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Saul Griffith
2004 Lemelson-MIT Student Prize Winner

Saul Griffith
Saul Griffith's mission is "to do things in the least environmentally damaging way." His passion for the environment is evident in his inventions, such as his device for producing low-cost eyeglass lenses to reduce the cost and waste a small rural community incurs from keeping a large library of lenses.

Growing up in Sydney, Australia, Griffith, the 2004 winner of the $30,000 Lemelson-MIT Student Prize, comments, "I like to know how stuff works, how the world works." His parents have both been inspirational—his mother is an artist and his father is an engineer. Saul and his father once built a 3-ton hydraulic printing press for his mother, who runs a printmaking studio using Rembrandt-era technology. The press was so large that they had to take the roof off the studio in order to move it inside.

Griffith received his undergraduate degree from the University of South Wales, plus two master's degrees from both the University of Sydney and MIT. He developed his low-cost device for manufacturing eyeglass lenses after discussing the problems of costly eye care and glasses with the education minister of Kenya. Using programmable, changeable surfaces, he created a (patent-pending) portable molding mechanism that acts like a desktop printer for producing inexpensive lenses. He also created an auto-retinoscope that tests eye vision, which allows him to produce lenses tailored to varying prescriptions from his device.

Griffith's other inventions include an electronic rope, which incorporates electronically active fibers in the braid structure so that the rope can sense it's own strain, making it ideal for safety applications, and a recyclable 3D LEGO chocolate printer that enables kids to build their own toys and eat them. He also created a tangible interface glove from interwoven shape memory alloys that can transmit forces to the underlying skin, coupling the human sense of touch with a computer-generated world. In collaboration with Joost Bonsen, he has been developing "Howtoons"—cartoons that teach kids science and engineering principles by building things out of accessible household materials. He hopes to modernize the old-fashioned children instruction books to breed a new generation of people who are excited about making stuff.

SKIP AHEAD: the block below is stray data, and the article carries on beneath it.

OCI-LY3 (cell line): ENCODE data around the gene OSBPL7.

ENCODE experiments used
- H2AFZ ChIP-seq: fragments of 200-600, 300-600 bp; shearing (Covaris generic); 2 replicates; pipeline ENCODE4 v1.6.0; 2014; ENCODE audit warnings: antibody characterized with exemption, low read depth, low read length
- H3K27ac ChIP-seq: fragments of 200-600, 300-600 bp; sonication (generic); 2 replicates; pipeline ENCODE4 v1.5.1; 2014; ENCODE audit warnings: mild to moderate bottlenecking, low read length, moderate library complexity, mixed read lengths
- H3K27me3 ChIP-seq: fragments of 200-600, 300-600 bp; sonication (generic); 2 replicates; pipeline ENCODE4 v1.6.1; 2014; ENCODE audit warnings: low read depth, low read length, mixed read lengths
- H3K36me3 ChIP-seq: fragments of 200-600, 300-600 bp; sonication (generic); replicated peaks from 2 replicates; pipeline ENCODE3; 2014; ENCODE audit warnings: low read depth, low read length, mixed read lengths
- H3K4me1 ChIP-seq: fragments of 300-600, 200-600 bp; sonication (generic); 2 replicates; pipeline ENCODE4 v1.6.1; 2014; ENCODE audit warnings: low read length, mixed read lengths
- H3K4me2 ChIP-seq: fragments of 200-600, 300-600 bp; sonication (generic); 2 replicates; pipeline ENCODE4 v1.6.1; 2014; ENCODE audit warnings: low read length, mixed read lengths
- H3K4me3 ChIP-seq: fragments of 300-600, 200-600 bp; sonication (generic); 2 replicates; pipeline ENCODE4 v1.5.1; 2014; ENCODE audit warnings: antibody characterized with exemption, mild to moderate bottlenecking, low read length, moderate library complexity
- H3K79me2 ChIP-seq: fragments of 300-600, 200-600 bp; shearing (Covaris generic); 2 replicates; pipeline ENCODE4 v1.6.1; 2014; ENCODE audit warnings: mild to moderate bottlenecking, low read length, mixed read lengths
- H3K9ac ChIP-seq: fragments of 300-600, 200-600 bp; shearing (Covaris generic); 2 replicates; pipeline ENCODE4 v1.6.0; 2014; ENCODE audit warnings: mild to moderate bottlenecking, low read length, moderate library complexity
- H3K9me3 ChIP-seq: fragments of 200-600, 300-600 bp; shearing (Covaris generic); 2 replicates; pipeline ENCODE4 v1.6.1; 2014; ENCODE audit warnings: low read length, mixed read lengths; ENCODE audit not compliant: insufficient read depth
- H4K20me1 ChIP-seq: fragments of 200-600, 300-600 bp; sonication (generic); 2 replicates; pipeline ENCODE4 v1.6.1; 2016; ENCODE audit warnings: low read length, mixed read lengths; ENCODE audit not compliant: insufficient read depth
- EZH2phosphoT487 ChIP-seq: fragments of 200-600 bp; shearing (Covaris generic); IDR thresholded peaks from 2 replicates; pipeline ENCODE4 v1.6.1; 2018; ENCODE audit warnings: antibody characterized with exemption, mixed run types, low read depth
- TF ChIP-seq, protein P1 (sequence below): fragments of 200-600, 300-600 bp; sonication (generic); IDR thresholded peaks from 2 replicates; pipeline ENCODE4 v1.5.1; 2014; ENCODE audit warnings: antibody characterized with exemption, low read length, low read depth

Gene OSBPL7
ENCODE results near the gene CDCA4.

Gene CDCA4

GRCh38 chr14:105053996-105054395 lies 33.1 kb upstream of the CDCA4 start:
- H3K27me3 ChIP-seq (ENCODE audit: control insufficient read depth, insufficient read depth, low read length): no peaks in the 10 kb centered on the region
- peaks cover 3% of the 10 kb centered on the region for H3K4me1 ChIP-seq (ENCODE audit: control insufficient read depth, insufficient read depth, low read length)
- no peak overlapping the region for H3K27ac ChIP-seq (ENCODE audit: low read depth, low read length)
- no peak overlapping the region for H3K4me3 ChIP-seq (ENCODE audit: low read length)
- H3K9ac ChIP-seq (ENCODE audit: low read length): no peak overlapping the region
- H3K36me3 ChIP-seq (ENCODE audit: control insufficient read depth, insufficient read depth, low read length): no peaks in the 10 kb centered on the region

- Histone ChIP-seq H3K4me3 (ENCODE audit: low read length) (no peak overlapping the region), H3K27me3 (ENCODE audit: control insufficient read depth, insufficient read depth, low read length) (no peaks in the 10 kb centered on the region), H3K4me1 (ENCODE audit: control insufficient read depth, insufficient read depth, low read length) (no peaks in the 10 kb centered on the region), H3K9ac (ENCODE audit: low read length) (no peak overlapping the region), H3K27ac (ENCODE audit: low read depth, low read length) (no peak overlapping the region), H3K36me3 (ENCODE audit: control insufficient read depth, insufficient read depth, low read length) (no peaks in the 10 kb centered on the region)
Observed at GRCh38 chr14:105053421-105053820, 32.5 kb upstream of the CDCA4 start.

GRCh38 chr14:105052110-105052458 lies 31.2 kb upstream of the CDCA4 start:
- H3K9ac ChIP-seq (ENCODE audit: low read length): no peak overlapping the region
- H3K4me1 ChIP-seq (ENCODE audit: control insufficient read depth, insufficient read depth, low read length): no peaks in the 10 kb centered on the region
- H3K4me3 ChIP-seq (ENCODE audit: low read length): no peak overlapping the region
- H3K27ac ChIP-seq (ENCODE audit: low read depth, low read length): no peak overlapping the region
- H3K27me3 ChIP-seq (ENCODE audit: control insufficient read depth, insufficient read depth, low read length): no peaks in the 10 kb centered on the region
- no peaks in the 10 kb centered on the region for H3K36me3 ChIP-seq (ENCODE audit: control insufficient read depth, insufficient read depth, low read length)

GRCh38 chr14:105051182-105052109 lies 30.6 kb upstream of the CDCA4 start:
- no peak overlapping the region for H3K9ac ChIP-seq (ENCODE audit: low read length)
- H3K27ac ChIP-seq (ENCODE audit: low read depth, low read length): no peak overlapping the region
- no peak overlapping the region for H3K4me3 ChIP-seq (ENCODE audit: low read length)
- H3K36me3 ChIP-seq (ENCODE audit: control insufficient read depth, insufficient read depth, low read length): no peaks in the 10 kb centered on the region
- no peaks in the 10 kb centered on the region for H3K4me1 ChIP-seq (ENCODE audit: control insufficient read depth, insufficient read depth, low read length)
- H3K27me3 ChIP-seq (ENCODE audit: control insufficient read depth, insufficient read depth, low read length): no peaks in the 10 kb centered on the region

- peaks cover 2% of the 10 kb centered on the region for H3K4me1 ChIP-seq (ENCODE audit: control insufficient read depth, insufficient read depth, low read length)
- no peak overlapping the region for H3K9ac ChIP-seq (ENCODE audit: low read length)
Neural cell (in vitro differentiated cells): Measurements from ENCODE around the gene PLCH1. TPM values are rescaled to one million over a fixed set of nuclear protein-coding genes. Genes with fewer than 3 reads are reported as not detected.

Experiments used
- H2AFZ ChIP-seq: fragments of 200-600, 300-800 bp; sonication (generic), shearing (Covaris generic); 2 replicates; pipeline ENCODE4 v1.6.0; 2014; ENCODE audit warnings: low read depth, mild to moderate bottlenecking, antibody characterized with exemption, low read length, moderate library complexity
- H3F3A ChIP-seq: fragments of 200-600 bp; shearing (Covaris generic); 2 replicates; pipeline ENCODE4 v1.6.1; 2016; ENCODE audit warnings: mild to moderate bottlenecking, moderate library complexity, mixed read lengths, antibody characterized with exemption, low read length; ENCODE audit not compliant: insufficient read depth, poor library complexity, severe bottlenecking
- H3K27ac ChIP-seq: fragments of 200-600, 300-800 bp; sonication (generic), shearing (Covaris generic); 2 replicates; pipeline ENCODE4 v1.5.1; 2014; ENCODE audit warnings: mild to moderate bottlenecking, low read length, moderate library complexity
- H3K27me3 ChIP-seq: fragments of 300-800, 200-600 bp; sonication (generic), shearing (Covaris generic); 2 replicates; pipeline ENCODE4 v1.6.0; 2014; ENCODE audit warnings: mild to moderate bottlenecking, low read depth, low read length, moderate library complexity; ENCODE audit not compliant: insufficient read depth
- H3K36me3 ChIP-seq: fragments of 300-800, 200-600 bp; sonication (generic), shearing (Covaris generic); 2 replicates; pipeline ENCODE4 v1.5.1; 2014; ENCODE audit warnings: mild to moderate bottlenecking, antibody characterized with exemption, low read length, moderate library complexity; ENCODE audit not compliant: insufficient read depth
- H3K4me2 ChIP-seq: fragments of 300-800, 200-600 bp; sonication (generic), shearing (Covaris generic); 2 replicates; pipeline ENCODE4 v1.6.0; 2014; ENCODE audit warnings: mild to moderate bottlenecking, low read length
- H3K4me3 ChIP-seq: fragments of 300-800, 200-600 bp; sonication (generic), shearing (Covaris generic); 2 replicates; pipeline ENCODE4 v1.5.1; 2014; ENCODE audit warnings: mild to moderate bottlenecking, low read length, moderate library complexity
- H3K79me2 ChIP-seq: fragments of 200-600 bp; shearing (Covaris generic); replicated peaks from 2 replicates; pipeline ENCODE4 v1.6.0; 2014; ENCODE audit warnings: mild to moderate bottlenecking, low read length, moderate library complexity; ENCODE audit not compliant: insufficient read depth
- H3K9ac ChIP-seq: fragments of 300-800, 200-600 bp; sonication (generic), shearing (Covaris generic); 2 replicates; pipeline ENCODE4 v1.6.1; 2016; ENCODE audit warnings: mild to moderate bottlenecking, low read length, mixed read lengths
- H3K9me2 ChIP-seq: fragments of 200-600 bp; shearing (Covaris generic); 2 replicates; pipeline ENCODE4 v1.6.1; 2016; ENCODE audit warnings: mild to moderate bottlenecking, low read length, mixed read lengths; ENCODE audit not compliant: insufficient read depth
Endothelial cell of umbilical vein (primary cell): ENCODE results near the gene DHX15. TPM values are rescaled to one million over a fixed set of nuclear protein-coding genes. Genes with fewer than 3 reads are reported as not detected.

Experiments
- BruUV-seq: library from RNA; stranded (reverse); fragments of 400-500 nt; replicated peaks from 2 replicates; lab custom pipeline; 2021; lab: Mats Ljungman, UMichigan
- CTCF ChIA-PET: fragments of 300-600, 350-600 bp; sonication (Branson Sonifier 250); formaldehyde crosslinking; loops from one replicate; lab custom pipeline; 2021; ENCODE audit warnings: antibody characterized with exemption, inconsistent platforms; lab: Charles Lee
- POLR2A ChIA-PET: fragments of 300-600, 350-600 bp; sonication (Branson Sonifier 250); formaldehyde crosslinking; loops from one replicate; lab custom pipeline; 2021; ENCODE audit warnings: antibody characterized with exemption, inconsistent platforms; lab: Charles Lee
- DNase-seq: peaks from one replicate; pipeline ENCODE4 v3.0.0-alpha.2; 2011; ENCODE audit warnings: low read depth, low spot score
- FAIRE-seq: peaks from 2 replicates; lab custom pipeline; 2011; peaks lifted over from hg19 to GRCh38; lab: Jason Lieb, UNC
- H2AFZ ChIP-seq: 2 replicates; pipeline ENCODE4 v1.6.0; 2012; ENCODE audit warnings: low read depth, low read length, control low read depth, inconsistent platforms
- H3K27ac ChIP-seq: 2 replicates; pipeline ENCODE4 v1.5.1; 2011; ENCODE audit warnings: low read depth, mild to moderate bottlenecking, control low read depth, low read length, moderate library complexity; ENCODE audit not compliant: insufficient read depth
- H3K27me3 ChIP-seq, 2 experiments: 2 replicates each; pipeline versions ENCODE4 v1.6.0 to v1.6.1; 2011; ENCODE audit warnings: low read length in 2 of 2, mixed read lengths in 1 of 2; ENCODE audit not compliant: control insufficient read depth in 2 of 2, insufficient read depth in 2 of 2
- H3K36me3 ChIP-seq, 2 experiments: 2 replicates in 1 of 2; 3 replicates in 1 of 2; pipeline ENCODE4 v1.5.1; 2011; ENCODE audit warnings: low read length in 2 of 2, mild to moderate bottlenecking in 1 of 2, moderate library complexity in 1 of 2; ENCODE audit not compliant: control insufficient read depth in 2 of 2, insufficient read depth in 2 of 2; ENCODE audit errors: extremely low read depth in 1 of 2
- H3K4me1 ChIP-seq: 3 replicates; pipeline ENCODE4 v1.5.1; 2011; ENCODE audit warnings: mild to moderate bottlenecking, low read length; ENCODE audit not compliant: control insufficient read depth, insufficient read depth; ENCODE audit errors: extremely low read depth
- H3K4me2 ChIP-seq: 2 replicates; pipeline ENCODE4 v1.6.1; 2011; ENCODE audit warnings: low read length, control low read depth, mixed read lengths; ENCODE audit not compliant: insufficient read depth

In May 2004, Griffith completed his Ph.D. thesis, which examined self-assembly and producing programmable materials and machines to make complex structures. Griffith and his colleagues then started the engineering/technology venture, SQUIDLabs, LLC in Emeryville, California, where he currently invents. A wind-surfer and ice "butt-boarding" enthusiast, he credits his peers as being great inspirations, noting that MIT "is so highly dense with people who are obsessive and passionate about what they do."

Web Links:
Instructables
SQUID Labs
Podcast with Griffith by the Lemelson Center
Saul Griffith Presents at TED
Take a tour of Squid Labs with Saul Griffith
Griffith Featured on the Martha Stewart Show

 

Related Links

 

 
Winning the Lemelson-MIT Student Prize was a wonderful windfall in my final year of graduate school prior to starting my own company. The good press was extremely valuable as was the large number of interesting people I met through the process in expanding my professional network.
 
Saul Griffith
 

 

 

 

 

 

 

 

 

 

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